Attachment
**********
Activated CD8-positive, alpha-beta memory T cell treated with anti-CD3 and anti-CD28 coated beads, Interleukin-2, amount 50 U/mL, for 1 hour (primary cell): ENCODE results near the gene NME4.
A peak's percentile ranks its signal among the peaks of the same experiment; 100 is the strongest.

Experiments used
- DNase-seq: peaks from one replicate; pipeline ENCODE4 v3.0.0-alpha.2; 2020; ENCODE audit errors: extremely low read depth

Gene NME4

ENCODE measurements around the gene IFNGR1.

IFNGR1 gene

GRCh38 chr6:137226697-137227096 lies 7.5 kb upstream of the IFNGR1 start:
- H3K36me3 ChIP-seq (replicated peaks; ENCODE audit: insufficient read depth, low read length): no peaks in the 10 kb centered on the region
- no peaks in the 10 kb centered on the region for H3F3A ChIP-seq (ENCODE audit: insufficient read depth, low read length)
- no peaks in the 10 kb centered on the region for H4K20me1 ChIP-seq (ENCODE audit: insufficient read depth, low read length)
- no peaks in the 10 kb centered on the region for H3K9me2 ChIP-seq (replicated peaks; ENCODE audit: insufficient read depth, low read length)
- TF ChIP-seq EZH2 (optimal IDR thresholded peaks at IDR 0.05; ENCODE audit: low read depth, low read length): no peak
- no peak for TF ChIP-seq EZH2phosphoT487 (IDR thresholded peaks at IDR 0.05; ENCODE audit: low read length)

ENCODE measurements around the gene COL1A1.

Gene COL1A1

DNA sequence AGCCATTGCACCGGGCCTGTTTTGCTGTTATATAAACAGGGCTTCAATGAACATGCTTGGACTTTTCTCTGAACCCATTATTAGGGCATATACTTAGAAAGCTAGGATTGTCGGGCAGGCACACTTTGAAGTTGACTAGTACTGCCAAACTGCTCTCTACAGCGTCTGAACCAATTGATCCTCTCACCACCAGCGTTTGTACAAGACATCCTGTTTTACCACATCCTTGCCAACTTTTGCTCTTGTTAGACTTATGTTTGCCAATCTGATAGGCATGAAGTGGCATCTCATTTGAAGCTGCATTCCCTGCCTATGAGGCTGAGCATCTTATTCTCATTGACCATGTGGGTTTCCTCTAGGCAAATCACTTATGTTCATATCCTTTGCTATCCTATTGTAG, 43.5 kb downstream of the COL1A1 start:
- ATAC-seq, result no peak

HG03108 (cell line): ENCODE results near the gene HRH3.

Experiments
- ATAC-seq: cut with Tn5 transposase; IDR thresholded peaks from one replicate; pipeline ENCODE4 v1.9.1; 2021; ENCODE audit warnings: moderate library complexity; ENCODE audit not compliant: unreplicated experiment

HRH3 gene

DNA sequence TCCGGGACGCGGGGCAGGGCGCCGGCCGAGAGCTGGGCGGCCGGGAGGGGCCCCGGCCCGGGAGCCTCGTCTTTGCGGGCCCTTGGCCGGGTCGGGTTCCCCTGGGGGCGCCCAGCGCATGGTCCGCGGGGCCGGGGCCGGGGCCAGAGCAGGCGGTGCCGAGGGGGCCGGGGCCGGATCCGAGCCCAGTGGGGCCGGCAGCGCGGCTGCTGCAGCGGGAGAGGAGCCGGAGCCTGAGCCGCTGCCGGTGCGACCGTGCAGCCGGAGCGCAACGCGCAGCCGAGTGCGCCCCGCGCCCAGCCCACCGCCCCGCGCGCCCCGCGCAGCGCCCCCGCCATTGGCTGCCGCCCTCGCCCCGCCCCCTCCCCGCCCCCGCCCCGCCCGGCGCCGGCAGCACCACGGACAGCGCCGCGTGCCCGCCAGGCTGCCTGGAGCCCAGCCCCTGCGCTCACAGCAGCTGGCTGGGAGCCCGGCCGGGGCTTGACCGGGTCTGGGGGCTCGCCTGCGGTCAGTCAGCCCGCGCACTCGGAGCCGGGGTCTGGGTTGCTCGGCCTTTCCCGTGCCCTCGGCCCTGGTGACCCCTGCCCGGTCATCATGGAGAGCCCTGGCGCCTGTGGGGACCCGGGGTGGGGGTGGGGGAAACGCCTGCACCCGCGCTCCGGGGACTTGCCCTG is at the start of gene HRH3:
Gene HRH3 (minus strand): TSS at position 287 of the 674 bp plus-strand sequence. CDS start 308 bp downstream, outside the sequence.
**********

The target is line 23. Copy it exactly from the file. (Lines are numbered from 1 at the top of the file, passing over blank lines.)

DNA sequence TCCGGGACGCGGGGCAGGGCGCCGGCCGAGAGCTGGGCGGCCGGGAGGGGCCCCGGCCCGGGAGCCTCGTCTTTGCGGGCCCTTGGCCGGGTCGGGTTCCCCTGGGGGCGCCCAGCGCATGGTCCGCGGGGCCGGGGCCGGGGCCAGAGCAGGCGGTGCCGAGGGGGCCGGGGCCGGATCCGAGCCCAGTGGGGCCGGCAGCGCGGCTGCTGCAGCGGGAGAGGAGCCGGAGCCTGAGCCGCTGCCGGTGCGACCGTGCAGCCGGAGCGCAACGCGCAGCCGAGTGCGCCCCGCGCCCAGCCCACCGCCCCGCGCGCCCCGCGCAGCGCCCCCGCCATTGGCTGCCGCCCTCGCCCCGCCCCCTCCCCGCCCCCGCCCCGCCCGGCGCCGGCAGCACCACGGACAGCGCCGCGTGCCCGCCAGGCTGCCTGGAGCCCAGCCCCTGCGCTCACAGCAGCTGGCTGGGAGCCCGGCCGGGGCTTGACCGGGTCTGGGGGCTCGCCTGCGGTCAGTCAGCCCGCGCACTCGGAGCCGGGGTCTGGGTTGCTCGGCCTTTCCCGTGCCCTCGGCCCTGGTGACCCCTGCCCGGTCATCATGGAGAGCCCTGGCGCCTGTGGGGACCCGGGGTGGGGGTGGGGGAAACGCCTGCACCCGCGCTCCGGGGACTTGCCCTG is at the start of gene HRH3: